Relationship to land is at the heart of Indigenous original ways of knowing and being. Distinct Indigenous groups across what is now Canada have a relationship with the land that is unique to them. Values of reciprocity, respect, balance, and interconnection to being well or overall wellness (spiritual, mental, emotional, physical, cultural) are central to learning from the land. A tree is rooted into the earth, yet as it grows, it reaches up towards the spirit world in the sky.[1] A tree reminds us of our relationship with Father Sky while connecting us to Mother Earth.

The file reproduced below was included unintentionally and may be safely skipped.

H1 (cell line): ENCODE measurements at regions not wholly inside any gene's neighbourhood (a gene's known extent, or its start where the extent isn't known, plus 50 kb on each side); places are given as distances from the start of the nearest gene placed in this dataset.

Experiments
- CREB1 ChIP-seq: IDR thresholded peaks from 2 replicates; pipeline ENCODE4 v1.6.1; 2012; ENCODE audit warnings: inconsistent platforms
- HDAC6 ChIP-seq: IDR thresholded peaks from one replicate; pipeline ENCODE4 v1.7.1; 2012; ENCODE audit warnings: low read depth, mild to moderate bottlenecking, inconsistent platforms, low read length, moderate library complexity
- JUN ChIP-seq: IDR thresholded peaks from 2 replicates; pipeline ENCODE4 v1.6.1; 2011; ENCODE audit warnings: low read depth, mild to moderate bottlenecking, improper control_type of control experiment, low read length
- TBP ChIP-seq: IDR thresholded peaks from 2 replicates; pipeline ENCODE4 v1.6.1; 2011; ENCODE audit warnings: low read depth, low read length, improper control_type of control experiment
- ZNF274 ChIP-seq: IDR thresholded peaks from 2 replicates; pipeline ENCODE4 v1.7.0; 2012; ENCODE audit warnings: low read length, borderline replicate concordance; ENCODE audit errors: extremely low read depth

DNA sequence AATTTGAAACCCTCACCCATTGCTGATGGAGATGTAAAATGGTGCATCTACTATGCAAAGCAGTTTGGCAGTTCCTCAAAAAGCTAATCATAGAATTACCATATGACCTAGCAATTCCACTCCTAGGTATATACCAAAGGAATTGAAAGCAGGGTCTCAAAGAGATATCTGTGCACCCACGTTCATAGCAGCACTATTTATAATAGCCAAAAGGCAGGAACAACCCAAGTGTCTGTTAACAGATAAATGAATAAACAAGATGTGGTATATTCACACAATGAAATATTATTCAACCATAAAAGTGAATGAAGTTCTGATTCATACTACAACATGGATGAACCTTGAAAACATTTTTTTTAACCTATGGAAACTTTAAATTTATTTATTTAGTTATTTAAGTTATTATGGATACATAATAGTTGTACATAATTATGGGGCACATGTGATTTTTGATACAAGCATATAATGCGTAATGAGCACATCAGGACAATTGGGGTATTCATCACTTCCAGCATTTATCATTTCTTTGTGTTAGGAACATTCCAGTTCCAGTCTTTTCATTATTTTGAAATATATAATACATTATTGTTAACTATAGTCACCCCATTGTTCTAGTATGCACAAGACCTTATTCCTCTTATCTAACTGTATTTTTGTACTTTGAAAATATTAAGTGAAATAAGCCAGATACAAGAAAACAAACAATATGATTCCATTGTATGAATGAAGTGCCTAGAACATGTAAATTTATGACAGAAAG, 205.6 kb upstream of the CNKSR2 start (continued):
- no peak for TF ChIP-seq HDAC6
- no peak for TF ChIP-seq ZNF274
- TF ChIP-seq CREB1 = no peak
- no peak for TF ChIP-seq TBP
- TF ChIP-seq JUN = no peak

Showing gratitude to the land reflects Indigenous ways of knowing and being. There are many ways to show appreciation and gratitude. When some First Nations, Métis, or Inuit (FNMI) Peoples are hunting, or harvesting plants, medicines, or items from the land used for ceremonies, they will offer prayers, thanks, and ceremonial tobacco to the land.

In this activity, students will similarly practice showing gratitude to the land for what it provides for us. This activity acts as a beginning entry point towards a deeper understanding of Indigenous ways of knowing and being relating to the land. Developing and maintaining positive relationships with Indigenous Peoples is integral when learning Indigenous ways of knowing and being.

[1] McIntosh, L. G. (1995). Native Studies: Early Years (K-4). Retrieved from Manitoba Education and Learning: